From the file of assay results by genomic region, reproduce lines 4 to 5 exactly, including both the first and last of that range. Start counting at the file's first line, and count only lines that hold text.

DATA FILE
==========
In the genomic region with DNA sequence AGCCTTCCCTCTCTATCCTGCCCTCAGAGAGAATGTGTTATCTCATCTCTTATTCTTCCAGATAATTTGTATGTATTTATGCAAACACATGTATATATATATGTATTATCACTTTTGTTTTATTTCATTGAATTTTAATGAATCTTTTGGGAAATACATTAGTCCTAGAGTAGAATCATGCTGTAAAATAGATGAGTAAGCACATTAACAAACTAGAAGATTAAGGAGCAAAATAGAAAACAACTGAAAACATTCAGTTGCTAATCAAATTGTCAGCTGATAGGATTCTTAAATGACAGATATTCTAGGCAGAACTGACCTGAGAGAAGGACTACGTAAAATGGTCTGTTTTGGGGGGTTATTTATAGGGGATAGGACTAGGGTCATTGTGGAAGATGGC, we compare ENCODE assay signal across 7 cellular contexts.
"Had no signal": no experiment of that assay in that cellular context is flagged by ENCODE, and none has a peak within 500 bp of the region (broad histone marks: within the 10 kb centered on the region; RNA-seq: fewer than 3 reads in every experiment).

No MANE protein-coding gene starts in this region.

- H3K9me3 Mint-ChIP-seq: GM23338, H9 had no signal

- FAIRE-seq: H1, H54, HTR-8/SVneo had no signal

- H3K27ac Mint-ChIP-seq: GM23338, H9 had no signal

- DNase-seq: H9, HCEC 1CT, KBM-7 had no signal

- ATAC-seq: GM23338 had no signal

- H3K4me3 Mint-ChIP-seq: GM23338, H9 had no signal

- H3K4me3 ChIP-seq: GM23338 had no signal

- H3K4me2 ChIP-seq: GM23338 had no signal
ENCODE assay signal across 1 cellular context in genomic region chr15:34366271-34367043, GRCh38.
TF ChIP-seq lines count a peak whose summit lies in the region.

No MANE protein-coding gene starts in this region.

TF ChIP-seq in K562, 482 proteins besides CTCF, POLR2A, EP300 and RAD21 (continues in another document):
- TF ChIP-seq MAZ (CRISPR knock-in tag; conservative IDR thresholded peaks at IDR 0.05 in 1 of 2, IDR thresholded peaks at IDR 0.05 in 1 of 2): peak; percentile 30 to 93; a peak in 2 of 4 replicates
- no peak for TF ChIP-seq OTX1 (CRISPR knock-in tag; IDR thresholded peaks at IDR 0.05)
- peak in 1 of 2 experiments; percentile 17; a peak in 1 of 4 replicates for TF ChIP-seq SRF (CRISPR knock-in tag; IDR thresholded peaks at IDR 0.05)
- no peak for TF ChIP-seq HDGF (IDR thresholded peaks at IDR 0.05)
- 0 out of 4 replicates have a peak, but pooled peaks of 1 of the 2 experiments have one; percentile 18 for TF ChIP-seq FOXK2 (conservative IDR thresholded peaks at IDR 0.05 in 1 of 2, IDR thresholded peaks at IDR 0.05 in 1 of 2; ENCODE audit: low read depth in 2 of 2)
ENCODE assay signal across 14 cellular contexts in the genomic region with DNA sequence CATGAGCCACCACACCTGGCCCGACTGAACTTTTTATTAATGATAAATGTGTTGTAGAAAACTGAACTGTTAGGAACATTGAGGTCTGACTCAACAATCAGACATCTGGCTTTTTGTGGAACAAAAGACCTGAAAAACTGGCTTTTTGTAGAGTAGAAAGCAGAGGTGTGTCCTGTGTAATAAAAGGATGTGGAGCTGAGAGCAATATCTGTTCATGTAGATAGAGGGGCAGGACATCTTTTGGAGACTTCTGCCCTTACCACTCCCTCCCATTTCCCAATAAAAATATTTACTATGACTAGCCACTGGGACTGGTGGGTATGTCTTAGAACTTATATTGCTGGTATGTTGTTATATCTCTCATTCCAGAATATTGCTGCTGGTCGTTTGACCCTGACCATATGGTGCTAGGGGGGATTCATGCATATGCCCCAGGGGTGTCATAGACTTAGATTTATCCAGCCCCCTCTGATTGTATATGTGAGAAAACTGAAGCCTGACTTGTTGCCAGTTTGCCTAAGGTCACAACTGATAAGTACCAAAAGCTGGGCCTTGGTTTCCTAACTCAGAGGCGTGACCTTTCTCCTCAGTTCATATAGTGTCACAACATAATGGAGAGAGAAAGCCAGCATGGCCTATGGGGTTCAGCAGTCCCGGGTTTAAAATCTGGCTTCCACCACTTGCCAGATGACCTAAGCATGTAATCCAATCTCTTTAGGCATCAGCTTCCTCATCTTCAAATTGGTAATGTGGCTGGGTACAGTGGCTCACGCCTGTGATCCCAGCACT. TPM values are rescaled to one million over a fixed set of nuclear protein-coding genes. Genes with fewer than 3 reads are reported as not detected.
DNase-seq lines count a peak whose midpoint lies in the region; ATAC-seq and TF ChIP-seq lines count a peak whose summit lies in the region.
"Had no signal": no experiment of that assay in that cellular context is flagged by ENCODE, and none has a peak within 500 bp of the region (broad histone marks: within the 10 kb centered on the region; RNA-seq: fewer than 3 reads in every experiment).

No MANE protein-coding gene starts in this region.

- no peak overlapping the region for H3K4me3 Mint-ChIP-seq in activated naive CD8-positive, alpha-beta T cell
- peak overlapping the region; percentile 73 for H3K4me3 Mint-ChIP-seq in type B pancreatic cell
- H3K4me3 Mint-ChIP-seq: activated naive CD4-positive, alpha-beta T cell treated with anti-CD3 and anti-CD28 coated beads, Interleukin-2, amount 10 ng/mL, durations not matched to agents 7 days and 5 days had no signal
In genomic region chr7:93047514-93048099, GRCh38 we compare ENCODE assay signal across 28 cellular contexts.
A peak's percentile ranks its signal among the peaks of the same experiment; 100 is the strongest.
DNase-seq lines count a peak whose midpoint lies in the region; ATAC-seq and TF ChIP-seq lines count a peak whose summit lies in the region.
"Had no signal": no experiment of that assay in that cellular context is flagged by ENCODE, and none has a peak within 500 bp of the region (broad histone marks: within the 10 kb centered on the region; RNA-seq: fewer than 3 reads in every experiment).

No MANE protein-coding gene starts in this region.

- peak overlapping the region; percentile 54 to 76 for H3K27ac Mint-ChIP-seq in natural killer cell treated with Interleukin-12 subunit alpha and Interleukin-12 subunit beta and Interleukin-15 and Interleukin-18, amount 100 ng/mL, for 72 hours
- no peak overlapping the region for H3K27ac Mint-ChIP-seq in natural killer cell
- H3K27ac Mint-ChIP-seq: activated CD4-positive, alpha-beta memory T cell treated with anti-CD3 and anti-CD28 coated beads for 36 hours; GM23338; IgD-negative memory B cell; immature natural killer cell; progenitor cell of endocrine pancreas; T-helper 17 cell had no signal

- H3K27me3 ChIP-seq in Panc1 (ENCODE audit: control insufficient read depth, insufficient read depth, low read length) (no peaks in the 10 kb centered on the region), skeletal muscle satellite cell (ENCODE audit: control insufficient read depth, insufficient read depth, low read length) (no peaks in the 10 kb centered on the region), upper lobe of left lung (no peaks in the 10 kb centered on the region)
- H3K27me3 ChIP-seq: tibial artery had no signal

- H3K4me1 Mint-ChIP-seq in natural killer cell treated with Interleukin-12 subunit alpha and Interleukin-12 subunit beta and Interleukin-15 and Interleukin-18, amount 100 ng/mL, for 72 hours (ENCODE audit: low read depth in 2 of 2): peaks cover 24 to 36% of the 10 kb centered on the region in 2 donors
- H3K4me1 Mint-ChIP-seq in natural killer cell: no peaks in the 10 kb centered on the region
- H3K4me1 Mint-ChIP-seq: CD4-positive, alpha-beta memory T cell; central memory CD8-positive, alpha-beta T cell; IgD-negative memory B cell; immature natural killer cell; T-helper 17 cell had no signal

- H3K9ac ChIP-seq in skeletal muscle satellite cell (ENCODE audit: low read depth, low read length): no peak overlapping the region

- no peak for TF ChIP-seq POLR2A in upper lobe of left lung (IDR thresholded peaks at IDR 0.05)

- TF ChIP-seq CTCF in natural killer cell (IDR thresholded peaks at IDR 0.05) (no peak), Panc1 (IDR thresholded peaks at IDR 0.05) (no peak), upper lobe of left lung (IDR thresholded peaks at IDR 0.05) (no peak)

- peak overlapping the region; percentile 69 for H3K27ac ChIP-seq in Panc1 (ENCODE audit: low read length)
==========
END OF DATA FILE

- H3K9me3 Mint-ChIP-seq: GM23338, H9 had no signal

- FAIRE-seq: H1, H54, HTR-8/SVneo had no signal